As the headlines from China focus on Michael Phelps and Nastia Liukin, other stories have gone largely uncovered such as the disappearance of a human rights advocate and her baby daughter.
Beijing-based human rights activist Zeng Jinyan and her baby daughter have been missing since August 7th. Zeng has been under house arrest for months. Her husband, prominent activist Hu Jia, was sentenced to a three and a half year prison term in April on charges of inciting subversion for criticizing Chinese government policies. Hu had advocated for AIDS victims and called for political improvements in China to accompany the Olympic Games.
Zeng has been out of contact with her family, friends and lawyer since a day or two before the opening ceremony, her lawyer Li Fangping told ABC News. He believes that public security officers have taken her out of the city until the end of the Games.
"The information we have received is that she has been taken out of Beijing," said Li. "It is part of Olympics security."
Zeng's disappearance and other arrests of Chinese protesters were reported by international news agencies, but obscured by sports coverage last week, says Human Rights Watch Asia advocacy director Sophie Richardson. And though President Bush's rebuke of China's human rights record before the Games received some international attention, subsequent blows to that score did not, she said.
"It's natural and normal for the attention to be on the athletes themselves at the moment," said Richardson. "At the same time, it's safe to say there's been less press attention to human rights since Bush left Beijing. Major news outlets are not covering these issues in the way we would like them to."
Zeng's lawyer Li said that he himself had also left Beijing because the heightened security made him "nervous" during the Games. He and several other lawyers had been under careful surveillance, he said.
Others who live outside of the city have been told to stay out, said Li, citing a 74-year-old client in northern China's Hebei province who he says is being followed by five cars in order to prevent him from going to Beijing during the Games. In southern Hunan province, well-known blogger Zhu Shuguang (who calls himself Zola) posted frequent updates on the social networking site Twitter as he says he was detained by local officials on Thursday who warned him not to leave his hometown.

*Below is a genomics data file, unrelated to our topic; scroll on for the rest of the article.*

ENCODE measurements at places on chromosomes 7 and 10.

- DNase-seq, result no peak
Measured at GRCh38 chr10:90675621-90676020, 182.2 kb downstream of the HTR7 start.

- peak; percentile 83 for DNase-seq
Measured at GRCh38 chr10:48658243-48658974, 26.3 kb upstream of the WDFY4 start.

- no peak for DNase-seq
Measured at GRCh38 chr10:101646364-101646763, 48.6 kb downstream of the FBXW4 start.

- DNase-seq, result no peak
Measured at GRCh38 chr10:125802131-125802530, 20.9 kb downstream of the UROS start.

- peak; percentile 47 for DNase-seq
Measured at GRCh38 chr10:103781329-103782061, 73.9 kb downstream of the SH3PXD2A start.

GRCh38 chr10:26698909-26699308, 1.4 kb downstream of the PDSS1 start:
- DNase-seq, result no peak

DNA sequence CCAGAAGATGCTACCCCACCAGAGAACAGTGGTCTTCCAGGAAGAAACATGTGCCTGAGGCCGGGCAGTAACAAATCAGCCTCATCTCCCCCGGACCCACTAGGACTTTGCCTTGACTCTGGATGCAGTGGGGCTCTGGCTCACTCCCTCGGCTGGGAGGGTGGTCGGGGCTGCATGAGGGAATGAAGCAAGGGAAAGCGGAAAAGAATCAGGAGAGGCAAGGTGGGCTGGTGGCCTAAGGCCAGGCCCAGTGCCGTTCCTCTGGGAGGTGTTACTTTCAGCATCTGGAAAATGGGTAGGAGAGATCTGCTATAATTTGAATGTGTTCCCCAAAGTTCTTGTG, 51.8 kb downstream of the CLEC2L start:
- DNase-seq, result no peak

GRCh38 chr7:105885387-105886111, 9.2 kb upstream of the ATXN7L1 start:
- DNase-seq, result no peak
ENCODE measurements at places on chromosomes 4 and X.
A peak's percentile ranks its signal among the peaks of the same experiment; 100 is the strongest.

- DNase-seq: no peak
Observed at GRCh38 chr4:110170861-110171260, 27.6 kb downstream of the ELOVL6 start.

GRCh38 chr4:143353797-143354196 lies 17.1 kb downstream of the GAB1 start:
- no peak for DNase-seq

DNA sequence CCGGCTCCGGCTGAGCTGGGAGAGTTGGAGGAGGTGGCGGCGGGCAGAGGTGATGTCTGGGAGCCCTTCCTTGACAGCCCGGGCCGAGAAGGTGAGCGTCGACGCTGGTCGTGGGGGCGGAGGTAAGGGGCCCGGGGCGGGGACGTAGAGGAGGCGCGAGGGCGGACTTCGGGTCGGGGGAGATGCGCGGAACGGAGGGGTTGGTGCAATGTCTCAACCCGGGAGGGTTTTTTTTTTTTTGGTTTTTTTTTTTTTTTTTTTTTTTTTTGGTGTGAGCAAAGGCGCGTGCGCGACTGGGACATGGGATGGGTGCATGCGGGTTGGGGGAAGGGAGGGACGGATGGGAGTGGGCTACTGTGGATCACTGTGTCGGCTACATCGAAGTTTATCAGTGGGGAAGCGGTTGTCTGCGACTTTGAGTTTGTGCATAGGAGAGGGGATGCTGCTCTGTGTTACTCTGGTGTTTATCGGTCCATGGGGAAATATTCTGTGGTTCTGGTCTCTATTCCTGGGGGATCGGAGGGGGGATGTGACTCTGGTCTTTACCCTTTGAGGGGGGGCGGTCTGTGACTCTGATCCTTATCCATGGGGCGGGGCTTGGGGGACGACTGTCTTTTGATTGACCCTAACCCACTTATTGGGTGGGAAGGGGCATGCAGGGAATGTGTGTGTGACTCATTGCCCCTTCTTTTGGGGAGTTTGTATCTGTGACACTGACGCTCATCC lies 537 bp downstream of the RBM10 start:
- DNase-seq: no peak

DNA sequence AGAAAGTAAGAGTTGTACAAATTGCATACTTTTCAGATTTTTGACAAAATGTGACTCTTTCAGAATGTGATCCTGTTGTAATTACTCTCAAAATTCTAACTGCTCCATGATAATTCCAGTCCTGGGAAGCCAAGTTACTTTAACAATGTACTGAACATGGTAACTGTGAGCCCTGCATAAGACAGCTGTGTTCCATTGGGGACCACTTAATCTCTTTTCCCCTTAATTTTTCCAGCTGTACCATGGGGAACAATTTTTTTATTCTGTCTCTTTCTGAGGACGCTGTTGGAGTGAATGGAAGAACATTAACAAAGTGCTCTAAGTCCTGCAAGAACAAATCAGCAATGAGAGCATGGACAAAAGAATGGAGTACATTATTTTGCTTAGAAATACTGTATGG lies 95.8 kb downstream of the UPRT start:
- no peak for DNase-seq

Despite the Chinese government's assurances that citizens would be allowed to protest in designated zones in Beijing, these areas have been empty. Several citizens who applied to protest in these zones have been arrested human rights groups say. Activist Ji Sizun, 58, was arrested in Beijing on August 11 after applying for a permit to appeal for greater political participation in China, according to human rights organizations. His family has been unable to contact him.
The public security bureau in China did not respond to calls for comment on this article.
The modest coverage of negative stories like these marks the success of Beijing Olympic organizers at presenting a scrubbed-clean image to visiting journalists, said Xiao Qiang, an expert on Internet censorship and the media in China who teaches at Berkeley's Graduate School of Journalism.
"The Chinese government has cleaned up just about everything in the city," said Xiao. "It's hard for journalists who are there for just a couple of weeks to find something authentic."